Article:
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In this article we will discuss how to implement QuickSort using random pivoting. In QuickSort we first partition the array in place such that all elements to the left of the pivot element are smaller, while all elements to the right of the pivot are greater that the pivot. Then we recursively call the same procedure for left and right subarrays.

Unlike merge sort we don’t need to merge the two sorted arrays. Thus Quicksort requires lesser auxillary space than Merge Sort, which is why it is often preferred to Merge Sort.Using a randomly generated pivot we can further improve the time complexity of QuickSort.

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We have discussed at two popular methods for partioning the arrays-Hoare’s vs Lomuto partition scheme

It is advised that the reader has read that article or knows how to implement the QuickSort using either of the two partition schemes.

Algorithm for random pivoting using Lomuto Partitioning

Algorithm for random pivoting using Hoare Partitioning

Below is the CPP implementation of the Algorithms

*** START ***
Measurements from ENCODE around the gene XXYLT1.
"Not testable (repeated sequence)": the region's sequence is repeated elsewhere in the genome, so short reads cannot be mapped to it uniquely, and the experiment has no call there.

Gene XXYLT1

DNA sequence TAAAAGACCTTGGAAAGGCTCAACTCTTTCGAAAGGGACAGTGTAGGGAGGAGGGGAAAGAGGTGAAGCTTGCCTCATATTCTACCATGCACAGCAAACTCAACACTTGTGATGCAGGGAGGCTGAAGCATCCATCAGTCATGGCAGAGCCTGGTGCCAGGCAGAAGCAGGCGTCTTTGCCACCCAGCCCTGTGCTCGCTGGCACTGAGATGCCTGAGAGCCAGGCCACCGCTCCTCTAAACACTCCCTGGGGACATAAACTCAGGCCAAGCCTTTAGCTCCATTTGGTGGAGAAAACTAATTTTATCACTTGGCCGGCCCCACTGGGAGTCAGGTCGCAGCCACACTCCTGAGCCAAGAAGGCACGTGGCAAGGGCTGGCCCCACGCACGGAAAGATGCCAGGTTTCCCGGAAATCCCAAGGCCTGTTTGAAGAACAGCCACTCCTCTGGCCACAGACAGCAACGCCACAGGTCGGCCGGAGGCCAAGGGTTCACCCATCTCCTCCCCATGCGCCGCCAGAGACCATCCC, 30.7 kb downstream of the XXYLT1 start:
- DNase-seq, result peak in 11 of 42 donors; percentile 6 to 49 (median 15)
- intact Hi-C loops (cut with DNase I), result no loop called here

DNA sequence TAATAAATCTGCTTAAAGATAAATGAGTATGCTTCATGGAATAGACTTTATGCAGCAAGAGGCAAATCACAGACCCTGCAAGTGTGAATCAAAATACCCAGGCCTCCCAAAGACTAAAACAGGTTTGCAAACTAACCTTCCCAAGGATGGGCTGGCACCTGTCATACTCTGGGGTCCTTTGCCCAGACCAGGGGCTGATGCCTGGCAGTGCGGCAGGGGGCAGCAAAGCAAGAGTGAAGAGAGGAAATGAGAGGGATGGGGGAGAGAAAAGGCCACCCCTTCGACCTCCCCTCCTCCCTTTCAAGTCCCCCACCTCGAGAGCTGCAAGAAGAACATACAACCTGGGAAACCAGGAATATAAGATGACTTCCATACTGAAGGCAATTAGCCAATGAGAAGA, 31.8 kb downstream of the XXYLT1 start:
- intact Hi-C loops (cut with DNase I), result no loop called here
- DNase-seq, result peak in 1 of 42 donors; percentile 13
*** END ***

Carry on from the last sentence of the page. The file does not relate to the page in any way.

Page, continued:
`/* C++ implementation QuickSort using Lomuto's partition ` `#include <cstdlib> ` `using` `namespace` `std; ` `/* This function takes last element as pivot, places ` `the pivot element at its correct position in sorted ` `array, and places all smaller (smaller than pivot) ` `to left of pivot and all greater elements to right ` `int` `partition(` `int` `arr[], ` `int` `low, ` `int` `high) ` `int` `pivot = arr[high]; ` `// pivot ` `int` `i = (low - 1); ` `// Index of smaller element ` `for` `(` `int` `j = low; j <= high - 1; j++) { ` `// If current element is smaller than or ` `if` `(arr[j] <= pivot) { ` `i++; ` `// increment index of smaller element ` `} ` `swap(arr[i + 1], arr[high]); ` `} ` `// Generates Random Pivot, swaps pivot with ` `int` `partition_r(` `int` `arr[], ` `int` `low, ` `int` `high) ` `// Generate a random number in between ` `srand` `(` `time` `(NULL)); ` `swap(arr[random], arr[high]); ` `return` `partition(arr, low, high); ` `arr[] --> Array to be sorted, ` `high --> Ending index */` `{ ` `/* pi is partitioning index, arr[p] is now ` `int` `pi = partition_r(arr, low, high); ` `// Separately sort elements before ` `quickSort(arr, low, pi - 1); ` `} ` `void` `printArray(` `int` `arr[], ` `int` `size) ` `int` `i; ` `printf` `(` `'%d '` `, arr[i]); ` `} ` `// Driver program to test above functions ` `{ ` `int` `n = ` `sizeof` `(arr) / ` `sizeof` `(arr[0]); ` `printf` `(` `'Sorted array:'` `); ` `return` `0; ` |